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In summer 2020, SIA “Field and Forest” in cooperation with researchers from the Institute for Environmental Solutions (IES) launched the study on commercial propagation of endangered medicinal and aromatic plants by using tissue culture method. This approach will provide an opportunity to cultivate endangered species in organic farming.


Along with the increased pharmaceutical, cosmetology, and food industry demand for medicinal and aromatic plants (MAPs), populations of many wild species are decreasing. Therefore, researchers are eager to study the cultivation of endangered plant species in organic farming. This solution will reduce pressure on wild populations, as well as ensure a sufficient amount of high-quality plant-based materials for different industries.

Three endangered wild medicinal plant species with high market potential were selected for this research – Siberian ginseng (Eleutherococcus senticosus Maxim.), common yew (Taxus baccata L.) and sea holly (Eryngium maritimum L.). During the 3-year period, IES researchers will develop efficient and economically viable propagation methods of these plants for commercial use in organic farming.

In the following interview, IES leading researcher Dr Ieva Mežaka highlighted the progress and the importance of this research.



IES: Why is it necessary to do this research?

Dr Ieva Mežaka (I.M.): 90% of medicinal and aromatic plants are harvested in wild and only 10% are cultivated. Increasing harvesting of MAPs in the wild, along with the loss of natural habitats, bring a heavy burden on wild populations, therefore, many of them are endangered. Meanwhile, the human population is growing and so is the market demand for MAPs. In this research, we are looking for ways to grow medical and aromatic plants more effectively – by cultivating them in organic farming. Another important challenge is to seek for the growing technologies that could provide the highest harvests and concentration of active compounds in plants.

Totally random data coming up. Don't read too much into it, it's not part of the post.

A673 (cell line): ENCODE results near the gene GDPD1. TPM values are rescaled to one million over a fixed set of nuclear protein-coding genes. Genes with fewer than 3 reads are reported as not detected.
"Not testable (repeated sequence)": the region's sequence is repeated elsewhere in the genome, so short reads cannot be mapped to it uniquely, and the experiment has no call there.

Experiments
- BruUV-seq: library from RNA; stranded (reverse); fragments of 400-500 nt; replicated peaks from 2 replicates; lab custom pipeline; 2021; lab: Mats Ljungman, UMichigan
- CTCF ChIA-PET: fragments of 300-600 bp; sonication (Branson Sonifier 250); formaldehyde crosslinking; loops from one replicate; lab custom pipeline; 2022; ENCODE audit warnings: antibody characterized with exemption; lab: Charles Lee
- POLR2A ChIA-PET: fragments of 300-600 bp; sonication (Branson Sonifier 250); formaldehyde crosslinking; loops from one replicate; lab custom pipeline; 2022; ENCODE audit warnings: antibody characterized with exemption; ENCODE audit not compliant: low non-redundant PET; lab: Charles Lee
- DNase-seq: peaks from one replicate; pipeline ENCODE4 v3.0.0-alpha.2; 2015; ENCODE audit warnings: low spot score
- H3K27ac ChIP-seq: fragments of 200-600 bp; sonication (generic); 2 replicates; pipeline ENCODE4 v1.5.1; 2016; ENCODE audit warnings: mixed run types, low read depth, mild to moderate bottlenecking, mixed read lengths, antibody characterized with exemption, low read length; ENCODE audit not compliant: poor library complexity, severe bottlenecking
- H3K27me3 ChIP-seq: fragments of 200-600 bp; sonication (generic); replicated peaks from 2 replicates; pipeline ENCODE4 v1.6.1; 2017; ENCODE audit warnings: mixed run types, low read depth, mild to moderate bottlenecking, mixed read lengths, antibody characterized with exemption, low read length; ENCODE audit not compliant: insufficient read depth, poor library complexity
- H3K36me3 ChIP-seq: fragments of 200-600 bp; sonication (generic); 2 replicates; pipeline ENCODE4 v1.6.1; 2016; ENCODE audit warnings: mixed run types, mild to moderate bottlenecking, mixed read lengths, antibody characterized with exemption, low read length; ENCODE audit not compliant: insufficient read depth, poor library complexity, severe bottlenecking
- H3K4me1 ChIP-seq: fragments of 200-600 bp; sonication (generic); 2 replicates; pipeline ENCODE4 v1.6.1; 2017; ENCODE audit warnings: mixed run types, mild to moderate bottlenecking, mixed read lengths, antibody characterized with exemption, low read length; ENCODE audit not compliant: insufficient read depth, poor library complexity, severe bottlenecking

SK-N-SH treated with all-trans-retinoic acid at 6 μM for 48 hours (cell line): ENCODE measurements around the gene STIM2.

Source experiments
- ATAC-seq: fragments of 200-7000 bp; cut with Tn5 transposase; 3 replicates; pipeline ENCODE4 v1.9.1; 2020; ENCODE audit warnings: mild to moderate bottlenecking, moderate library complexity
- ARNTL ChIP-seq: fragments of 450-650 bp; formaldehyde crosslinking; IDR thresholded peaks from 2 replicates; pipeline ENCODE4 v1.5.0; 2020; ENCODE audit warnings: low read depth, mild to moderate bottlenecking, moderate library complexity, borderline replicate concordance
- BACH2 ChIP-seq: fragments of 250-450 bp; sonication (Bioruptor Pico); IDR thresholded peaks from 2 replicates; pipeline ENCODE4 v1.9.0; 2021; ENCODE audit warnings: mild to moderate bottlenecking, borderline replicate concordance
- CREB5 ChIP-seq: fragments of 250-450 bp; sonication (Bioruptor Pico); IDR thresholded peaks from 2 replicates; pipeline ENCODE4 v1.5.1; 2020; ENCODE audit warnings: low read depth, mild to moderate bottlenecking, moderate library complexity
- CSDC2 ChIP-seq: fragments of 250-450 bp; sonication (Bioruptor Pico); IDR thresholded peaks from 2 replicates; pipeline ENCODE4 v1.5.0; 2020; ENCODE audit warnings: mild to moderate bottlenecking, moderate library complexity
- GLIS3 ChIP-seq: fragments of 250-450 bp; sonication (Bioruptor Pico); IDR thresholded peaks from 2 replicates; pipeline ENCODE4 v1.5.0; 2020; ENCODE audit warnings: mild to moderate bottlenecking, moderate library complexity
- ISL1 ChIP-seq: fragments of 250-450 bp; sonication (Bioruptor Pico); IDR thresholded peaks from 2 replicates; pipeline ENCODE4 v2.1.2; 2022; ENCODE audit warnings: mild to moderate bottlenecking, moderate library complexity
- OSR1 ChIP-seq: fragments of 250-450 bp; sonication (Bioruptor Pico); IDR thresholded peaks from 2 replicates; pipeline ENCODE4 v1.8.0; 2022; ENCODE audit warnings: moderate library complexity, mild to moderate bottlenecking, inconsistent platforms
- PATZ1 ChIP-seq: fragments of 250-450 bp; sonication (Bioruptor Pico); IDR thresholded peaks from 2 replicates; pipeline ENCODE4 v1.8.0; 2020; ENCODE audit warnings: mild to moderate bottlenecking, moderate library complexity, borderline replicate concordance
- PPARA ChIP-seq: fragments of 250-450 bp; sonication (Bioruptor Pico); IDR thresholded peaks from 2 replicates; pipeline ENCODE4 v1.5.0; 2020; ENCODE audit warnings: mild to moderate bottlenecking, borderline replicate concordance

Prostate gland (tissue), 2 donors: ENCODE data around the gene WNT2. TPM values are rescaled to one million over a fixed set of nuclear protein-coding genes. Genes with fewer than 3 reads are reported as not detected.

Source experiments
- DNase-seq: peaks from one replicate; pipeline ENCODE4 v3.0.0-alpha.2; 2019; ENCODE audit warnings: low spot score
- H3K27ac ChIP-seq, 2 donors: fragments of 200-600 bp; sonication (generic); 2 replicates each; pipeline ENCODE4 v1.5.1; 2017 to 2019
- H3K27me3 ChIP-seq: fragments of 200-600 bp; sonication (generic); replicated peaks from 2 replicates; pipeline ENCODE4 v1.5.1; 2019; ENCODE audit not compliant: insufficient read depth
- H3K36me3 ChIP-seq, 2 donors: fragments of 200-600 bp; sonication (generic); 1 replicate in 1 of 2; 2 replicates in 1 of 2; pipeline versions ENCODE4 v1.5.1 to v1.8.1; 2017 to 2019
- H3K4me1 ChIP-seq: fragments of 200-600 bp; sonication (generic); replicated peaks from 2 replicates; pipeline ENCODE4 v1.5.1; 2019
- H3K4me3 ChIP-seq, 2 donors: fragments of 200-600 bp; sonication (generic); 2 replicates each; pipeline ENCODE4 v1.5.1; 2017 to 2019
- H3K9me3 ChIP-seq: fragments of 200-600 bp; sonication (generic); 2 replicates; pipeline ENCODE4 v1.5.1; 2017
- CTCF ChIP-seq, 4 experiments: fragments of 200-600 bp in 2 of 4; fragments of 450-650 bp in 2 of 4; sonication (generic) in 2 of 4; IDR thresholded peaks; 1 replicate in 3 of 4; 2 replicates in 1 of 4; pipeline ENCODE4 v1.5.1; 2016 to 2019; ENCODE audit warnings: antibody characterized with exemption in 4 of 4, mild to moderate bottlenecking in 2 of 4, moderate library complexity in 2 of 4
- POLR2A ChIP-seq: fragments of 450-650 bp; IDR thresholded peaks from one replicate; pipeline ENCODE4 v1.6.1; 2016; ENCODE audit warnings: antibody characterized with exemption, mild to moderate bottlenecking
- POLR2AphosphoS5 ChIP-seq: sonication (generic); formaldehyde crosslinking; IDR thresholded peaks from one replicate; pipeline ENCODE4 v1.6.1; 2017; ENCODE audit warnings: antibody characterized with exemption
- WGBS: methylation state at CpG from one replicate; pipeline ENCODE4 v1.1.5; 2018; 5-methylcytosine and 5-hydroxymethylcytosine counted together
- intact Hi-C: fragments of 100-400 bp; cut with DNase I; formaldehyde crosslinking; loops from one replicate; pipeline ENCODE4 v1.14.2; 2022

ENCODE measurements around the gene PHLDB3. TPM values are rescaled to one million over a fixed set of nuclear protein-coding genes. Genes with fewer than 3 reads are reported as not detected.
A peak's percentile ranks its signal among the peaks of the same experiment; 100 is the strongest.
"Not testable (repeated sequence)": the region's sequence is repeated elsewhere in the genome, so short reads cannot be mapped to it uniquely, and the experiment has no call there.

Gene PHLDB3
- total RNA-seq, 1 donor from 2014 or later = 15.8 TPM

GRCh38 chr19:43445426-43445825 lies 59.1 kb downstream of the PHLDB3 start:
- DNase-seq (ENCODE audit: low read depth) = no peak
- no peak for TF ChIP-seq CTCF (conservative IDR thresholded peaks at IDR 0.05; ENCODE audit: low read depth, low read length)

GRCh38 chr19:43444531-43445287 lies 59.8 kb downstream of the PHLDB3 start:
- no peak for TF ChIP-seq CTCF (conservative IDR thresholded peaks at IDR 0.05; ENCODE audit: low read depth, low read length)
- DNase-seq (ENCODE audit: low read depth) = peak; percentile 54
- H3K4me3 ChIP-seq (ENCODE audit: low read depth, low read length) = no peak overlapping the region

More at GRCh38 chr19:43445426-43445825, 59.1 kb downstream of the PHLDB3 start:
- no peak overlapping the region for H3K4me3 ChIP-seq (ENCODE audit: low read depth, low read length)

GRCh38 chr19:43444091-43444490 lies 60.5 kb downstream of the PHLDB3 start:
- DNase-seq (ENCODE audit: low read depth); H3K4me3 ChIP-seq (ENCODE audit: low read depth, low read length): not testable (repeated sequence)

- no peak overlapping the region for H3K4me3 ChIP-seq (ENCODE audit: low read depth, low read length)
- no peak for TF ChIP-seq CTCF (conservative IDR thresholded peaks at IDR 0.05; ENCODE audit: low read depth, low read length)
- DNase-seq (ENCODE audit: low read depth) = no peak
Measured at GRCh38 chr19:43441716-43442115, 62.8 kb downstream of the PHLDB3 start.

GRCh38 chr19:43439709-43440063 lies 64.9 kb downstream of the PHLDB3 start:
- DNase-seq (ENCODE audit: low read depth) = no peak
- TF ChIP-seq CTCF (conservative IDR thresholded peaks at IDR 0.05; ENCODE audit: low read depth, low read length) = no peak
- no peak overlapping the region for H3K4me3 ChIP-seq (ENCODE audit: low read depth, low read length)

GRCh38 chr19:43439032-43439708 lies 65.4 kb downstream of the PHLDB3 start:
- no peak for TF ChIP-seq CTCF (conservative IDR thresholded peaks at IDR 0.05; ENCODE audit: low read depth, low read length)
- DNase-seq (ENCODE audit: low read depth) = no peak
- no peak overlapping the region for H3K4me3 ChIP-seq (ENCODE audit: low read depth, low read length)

IES: Why did you choose these 3 MAPs – Siberian ginseng (Eleutherococcus senticosus Maxim.), common yew (Taxus baccata L.) and sea holly (Eryngium maritimum L.)?

I.M.: The main reason was the high market demand for these MAPs due to which their wild populations are endangered. During this research, we will develop technologies for cultivation of these endangered MAPs in organic farming, thus decreasing the pressure on wild populations. Additional factors for selecting these plants were their unifying vulnerabilities – prolonged seed germination, low seed production and slow rooting of cuttings.

IES: You mentioned that the selected MAPs have a high market demand. Where exactly one can use active compounds of these plants?

I.M.: 60% of all produced pharmaceuticals contains active compounds extracted from medicinal and aromatic plants. Wild Siberian ginseng, common yew and sea holly have a high concentration of different active compounds widely used in pharmaceutical, food and cosmetics industries. For example, common yew is used for the development of anti-cancer drugs. Moreover, research shows that Siberian ginseng has a stimulating and anti-depressive effect, but Sea holly is used for liver and kidney disease cures.

IES: Please explain this plant tissue culture propagation method?

I.M.: It is a biotechnology method that allows us to propagate plants by using tissue cultures. We grow these plants in laboratory test tubes, but we do not change their genetics. This method can be divided into four steps: